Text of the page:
Michael Jackson: Some Observations

Michael Jackson (1958-2009) passed away yesterday and I find myself in awe of the coverage devoted to the more esoteric parts of his life (e.g. hyperbaric chamber, conversations with Bubbles, dangling of a baby outside a window, his infamous trial). All of this seems to distract from his contribution to popular music of the late 20th century. In the interest of full disclosure, I’ve liked his music but have always found his little sister, Janet’s music the more interesting. Prior to yesterday I haven’t bought an album since I forked out the cash for a cassette of Thriller.

I happened to be in HMV on Oxford Street where hordes of shoppers were congregating around a front-end display of his CDs and DVDs whilst his Billie Jean blasted away through the sound system. HMV had entrepreniuerally created an end of aisle display strictly on his music alone. As I’ve said I haven’t bought one of his albums for a couple decades and was caught up in the moment and bought his album the ‘#1s’ which is a compilation of his hits which went to the top of the Billboard charts, so not everything but many of the classics.

Rather than purchase a CD, I opted for this DVD as it had the videos of those covers. By no means was this an act of nostalgia, but thinking about Jackson’s contributions to pop culture, it was really these videos which influenced a generation of pop music. What would the dance moves of Justin Timberlake or Beyonce look like without a Michael Jackson? What about his synthesis of R&B which form the undercurrent sound of boy band groups like NSYNC, Backstreet Boys and Blue?

 

It is easy for the media to focus on lawsuits over control of assets let alone child custody, but in time these will be overshadowed by his artistic contributions. At the time MTV was a fledgling network devoted to Cyndi Lauper, Duran Duran, a younger Madonna and Culture Club. With the Thriller album’s hits of Billie Jean and Thriller, Jackson’s dance moves indelibly made their mark on our collective consciousness. These dance moves which are highlighted in almost all of his videos coupled with savvy Quincy Jones R&B infused tracks was a revolutionary fusion of musical styles for the 20th century. It would serve as a structural constant for popular music of the past 30 years even outliving its antithesis found in the grunge music of Seattle’s Nirvana in the 90s. In terms of musical importance, one could liken it to the 19th century cross-cultural synthesis which brought together antiphonal ‘hollers’ of the African-American slaves, the creation of the blues and the evolution into jazz.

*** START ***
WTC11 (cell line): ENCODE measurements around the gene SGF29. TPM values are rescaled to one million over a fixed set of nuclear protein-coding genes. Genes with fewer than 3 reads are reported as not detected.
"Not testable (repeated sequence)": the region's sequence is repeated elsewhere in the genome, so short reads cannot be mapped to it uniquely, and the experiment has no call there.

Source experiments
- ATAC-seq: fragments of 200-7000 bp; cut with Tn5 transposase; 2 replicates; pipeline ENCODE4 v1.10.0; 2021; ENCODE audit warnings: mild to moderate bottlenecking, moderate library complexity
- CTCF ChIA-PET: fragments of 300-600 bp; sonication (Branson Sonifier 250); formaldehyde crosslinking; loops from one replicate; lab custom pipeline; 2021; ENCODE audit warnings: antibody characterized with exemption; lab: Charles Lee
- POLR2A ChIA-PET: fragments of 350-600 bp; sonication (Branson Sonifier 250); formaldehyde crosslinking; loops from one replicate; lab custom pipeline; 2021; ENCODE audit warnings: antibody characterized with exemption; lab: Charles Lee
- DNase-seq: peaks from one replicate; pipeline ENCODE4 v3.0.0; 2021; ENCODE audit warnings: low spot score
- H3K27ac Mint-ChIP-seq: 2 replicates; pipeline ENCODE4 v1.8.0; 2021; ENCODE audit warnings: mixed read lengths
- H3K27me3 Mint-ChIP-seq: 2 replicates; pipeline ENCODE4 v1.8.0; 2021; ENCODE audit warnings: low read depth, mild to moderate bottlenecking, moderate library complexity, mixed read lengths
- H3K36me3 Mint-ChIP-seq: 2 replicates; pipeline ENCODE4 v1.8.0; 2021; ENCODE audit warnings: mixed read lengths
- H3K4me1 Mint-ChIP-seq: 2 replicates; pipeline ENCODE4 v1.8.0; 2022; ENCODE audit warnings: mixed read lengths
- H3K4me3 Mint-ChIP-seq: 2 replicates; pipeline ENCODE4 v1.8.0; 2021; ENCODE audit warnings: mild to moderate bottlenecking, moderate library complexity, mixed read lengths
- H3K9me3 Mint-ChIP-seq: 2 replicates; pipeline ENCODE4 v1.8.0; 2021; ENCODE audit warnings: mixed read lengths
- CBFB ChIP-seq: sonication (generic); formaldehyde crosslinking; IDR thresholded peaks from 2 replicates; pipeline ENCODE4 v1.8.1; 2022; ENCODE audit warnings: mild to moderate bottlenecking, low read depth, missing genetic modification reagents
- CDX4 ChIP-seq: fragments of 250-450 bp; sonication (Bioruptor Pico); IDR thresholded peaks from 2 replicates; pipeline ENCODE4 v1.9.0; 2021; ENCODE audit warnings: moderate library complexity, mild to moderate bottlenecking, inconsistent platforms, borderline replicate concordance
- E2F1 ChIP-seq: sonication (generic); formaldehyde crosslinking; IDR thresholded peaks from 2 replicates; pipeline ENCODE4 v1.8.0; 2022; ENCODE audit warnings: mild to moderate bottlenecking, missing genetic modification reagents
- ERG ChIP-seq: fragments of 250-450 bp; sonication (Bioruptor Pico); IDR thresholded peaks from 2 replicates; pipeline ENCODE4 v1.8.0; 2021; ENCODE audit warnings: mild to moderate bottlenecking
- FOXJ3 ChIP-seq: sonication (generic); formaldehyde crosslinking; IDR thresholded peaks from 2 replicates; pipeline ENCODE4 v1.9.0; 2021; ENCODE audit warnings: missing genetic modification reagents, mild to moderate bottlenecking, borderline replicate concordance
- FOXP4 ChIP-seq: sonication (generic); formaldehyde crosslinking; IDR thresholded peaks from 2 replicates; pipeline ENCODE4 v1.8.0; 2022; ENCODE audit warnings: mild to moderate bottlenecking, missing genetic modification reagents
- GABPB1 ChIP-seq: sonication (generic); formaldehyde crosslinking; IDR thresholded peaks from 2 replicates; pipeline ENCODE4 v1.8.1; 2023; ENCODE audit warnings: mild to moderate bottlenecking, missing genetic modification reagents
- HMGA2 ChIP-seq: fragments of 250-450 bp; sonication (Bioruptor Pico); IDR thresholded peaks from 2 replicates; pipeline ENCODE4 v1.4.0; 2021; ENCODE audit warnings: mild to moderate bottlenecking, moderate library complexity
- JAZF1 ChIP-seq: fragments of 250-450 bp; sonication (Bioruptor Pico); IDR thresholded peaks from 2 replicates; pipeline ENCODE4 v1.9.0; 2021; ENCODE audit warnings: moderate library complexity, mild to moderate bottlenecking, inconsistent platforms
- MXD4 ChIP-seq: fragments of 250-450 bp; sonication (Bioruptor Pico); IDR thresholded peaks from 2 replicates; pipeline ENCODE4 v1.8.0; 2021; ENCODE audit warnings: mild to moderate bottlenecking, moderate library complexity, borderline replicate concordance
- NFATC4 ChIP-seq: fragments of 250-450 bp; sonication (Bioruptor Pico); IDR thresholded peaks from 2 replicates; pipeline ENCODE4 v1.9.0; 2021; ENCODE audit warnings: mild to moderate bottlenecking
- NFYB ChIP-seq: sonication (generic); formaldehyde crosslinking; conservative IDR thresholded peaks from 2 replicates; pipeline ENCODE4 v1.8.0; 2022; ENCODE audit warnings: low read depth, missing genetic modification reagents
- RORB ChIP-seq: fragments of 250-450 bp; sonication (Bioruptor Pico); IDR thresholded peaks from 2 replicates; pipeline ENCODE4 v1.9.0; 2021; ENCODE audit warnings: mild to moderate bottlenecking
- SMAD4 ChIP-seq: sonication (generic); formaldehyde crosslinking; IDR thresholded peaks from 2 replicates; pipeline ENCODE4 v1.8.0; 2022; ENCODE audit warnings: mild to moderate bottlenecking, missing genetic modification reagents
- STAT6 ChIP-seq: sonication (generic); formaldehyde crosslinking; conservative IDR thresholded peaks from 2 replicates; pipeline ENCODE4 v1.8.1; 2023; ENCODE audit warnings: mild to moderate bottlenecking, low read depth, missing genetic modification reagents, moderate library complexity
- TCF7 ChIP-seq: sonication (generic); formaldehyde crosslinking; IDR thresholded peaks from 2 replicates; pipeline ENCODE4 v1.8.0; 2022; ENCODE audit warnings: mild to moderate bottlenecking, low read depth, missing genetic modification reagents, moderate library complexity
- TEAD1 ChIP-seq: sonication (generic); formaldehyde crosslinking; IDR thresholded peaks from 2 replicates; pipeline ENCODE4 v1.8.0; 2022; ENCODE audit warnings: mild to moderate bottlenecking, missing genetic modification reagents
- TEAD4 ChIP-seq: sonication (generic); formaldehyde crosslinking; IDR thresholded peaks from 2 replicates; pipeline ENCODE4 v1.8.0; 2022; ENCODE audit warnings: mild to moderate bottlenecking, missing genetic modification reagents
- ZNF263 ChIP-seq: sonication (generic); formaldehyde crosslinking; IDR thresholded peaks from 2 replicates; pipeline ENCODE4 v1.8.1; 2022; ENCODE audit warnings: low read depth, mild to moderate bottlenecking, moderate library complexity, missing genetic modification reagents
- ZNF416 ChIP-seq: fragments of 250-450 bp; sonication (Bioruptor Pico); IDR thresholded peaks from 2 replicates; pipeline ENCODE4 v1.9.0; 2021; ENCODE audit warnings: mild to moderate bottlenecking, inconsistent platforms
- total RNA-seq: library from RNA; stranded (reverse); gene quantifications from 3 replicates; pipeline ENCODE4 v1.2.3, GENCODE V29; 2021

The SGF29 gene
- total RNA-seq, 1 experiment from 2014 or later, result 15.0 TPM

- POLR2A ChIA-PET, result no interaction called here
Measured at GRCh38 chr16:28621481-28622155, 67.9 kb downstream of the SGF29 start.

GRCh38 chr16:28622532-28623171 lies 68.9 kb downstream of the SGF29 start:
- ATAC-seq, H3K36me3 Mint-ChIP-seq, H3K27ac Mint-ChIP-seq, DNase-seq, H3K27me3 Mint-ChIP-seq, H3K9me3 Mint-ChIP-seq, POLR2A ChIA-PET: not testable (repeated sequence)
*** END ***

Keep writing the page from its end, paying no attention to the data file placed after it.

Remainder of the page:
Listening to this compilation, I’m struck in particular by the video to Man in the Mirror. Even though it cites many of history’s notable events it doesn’t seem dated. One of the most fitting images relate to the death of another artist, John Lennon. (I remember that date but his passing affected in particular one of my cousins who could play almost all of his and the Beatles’ tunes by memory on the piano. I’m pretty sure she could probably do the same for MJ.) As with Jackson’s passing it is his musical contributions which stay in the memory. Back to the video: although the Berlin Wall has fallen and Poland has joined the EU, there is still gender/racial/sexual inequality, conflict in the Middle East, nuclear proliferation still haunts us as does poverty in the Third World. Will it seem dated in another 20 years? I’m not sure, but thanks to digital technology Michael Jackson’s music and video will continue to exist. Perhaps his influence will even be discussed in textbooks as are the origins of the blues and jazz today.

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